Despite the ongoing political debate regarding the legality of medical marijuana, clinical investigations of the therapeutic use of cannabinoids are now more prevalent than at any time in history.
For example, in February 2010 investigators at the University of California Center for Medicinal Cannabis Research publicly announced the findings of a series of randomized, placebo-controlled clinical trials on the medical utility of inhaled cannabis. The studies, which utilized the so-called ‘gold standard’ FDA clinical trail design, concluded that marijuana ought to be a “first line treatment” for patients with neuropathy and other serious illnesses.
Among the studies conducted by the Center, four assessed smoked marijuana’s ability to alleviate neuropathic pain, a notoriously difficult to treat type of nerve pain associated with cancer, diabetes, HIV/AIDS, spinal cord injury and many other debilitating conditions. Each of the trials found that cannabis consistently reduced patients’ pain levels to a degree that was as good or better than currently available medications.
Another study conducted by the Center’s investigators assessed the use of marijuana as a treatment for patients suffering from multiple sclerosis. That study determined that “smoked cannabis was superior to placebo in reducing spasticity and pain in patients with MS, and provided some benefit beyond currently prescribed treatments.”
Around the globe, similarly controlled trials are also taking place. A 2010 review by researchers in Germany reports that since 2005 there have been 37 controlled studies assessing the safety and efficacy of marijuana and its naturally occurring compounds in a total of 2,563 subjects. By contrast, most FDA-approved drugs go through far fewer trials involving far fewer subjects.
While much of the renewed interest in cannabinoid therapeutics is a result of the discovery of the endocannabinoid regulatory system (which we describe in detail later in this booklet), some of this increased attention is also due to the growing body of testimonials from medical cannabis patients and their physicians. Nevertheless, despite this influx of anecdotal reports, much of the modern investigation of medical cannabis remains limited to preclinical (animal) studies of individual cannabinoids (e.g. THC orcannabidiol) and/or synthetic cannabinoid agonists (e.g., dronabinol or WIN 55,212-2) rather than clinical trial investigations involving whole plant material. Because of the US government’s strong public policy stance against any use of cannabis, the bulk of this modern cannabinoid research is predictably taking place outside the United States.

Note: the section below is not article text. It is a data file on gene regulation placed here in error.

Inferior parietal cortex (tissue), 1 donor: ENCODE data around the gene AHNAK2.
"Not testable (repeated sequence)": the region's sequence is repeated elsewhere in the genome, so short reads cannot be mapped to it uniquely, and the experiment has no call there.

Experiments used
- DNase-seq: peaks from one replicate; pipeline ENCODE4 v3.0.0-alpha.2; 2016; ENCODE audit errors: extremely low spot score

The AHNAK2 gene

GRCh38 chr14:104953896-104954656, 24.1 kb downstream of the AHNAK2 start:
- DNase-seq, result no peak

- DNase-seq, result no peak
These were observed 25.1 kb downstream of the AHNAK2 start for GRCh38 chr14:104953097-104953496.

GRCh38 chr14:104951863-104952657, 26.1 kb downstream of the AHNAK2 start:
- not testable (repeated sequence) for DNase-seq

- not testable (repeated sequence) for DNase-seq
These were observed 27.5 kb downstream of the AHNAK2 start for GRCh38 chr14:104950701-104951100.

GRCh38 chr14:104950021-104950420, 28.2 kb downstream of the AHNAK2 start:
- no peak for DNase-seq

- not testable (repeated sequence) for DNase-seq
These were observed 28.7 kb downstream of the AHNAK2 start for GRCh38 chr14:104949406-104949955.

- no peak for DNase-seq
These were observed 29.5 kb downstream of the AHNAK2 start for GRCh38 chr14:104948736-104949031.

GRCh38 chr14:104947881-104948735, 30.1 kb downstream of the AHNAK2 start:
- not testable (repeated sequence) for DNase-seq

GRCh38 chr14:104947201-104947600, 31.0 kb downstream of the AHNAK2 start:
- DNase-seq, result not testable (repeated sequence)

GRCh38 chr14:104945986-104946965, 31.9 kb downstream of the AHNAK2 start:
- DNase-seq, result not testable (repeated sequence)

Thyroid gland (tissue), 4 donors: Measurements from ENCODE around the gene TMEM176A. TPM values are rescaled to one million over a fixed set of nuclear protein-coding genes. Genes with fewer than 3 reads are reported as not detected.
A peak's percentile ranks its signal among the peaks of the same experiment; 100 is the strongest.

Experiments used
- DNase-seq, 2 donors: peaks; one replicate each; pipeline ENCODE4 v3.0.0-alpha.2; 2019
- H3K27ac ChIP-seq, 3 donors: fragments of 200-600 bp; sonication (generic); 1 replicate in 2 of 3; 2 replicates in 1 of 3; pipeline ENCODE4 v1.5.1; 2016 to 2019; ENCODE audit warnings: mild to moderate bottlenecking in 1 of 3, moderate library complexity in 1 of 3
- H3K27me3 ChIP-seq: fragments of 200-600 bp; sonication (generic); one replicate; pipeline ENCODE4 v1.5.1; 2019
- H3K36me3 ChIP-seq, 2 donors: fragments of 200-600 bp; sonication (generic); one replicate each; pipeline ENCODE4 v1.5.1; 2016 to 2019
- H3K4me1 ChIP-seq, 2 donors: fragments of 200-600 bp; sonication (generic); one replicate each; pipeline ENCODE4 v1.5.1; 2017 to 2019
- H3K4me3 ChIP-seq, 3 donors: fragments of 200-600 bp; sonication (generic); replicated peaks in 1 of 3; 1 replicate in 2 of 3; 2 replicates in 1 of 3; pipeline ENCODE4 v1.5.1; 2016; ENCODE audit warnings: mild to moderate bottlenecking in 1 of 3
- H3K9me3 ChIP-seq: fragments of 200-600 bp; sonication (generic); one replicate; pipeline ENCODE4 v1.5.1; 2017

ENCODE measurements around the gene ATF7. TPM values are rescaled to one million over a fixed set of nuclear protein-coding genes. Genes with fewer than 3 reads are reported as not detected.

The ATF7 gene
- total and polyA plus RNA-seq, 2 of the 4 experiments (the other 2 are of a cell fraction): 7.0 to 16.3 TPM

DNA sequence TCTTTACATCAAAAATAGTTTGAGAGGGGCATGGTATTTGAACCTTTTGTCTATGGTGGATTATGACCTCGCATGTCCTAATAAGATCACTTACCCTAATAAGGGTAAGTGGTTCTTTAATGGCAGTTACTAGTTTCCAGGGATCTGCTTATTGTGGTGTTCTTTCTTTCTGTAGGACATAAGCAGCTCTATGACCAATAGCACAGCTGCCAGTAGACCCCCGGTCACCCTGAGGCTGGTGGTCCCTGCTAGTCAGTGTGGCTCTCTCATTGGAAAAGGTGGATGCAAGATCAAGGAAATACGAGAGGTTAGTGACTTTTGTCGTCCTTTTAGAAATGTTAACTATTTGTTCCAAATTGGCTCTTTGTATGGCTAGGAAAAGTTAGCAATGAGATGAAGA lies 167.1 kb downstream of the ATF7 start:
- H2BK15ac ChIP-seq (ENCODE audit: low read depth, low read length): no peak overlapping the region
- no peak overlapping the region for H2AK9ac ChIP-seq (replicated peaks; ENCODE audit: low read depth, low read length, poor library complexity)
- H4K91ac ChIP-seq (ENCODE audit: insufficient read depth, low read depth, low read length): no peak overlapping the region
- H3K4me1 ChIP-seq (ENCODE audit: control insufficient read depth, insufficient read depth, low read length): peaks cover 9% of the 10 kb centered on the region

As clinical research into the therapeutic value of cannabinoids has proliferated – there are now an estimated 20,000 published papers in the scientific literature analyzing marijuana and its constituents — so too has investigators’ understanding of cannabis’ remarkable capability to combat disease. Whereas researchers in the 1970s, 80s, and 90s primarily assessed cannabis’ ability to temporarily alleviate various disease symptoms — such as the nausea associated with cancer chemotherapy — scientists today are exploring the potential role of cannabinoids to modify disease.
Of particular interest, scientists are investigating cannabinoids’ capacity to moderate autoimmune disorders such as multiple sclerosis, rheumatoid arthritis, and inflammatory bowel disease, as well as their role in the treatment of neurological disorders such as Alzheimer’s disease and amyotrophic lateral sclerosis (a.k.a. Lou Gehrig’s disease.) In fact, in 2009, the American Medical Association (AMA) resolved for the first time in the organization’s history “that marijuana’s status as a federal Schedule I controlled substance be reviewed with the goal of facilitating the conduct of clinical research and development of cannabinoid-based medicines.”
Investigators are also studying the anti-cancer activities of cannabis, as a growing body of preclinical and clinical data concludes that cannabinoids can reduce the spread of specific cancer cells via apoptosis (programmed cell death) and by the inhibition of angiogenesis (the formation of new blood vessels). Arguably, these latter findings represent far broader and more significant applications for cannabinoid therapeutics than researchers could have imagined some thirty or even twenty years ago.